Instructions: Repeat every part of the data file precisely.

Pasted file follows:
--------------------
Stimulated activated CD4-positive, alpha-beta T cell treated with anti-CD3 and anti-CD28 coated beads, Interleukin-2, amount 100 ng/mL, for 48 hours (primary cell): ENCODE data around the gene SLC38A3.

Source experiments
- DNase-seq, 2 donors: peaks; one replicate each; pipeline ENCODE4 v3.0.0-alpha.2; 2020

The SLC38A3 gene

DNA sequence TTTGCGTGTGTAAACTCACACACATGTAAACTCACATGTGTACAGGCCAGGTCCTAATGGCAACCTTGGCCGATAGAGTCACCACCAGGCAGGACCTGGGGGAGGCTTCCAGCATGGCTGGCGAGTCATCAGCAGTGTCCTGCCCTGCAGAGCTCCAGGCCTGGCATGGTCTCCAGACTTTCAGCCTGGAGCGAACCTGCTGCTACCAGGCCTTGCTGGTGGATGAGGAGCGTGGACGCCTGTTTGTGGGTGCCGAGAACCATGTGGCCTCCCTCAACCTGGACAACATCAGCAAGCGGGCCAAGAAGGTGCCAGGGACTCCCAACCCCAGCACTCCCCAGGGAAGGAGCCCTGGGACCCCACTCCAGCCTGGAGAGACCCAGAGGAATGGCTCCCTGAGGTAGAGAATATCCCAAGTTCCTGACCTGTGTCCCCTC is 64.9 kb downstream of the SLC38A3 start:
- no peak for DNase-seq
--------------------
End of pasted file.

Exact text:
Stimulated activated CD4-positive, alpha-beta T cell treated with anti-CD3 and anti-CD28 coated beads, Interleukin-2, amount 100 ng/mL, for 48 hours (primary cell): ENCODE data around the gene SLC38A3.

Source experiments
- DNase-seq, 2 donors: peaks; one replicate each; pipeline ENCODE4 v3.0.0-alpha.2; 2020

The SLC38A3 gene

DNA sequence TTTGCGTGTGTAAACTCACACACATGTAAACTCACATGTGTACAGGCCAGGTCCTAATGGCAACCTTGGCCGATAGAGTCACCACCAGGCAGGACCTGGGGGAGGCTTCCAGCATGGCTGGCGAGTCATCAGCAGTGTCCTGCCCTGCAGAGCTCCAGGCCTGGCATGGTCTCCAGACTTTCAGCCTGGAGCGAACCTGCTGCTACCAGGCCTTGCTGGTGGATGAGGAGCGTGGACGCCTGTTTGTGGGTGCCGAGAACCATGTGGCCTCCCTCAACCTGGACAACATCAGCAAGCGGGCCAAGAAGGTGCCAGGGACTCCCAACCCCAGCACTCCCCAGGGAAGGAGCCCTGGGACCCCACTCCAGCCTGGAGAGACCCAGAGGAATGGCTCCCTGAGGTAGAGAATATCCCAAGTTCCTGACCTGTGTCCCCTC is 64.9 kb downstream of the SLC38A3 start:
- no peak for DNase-seq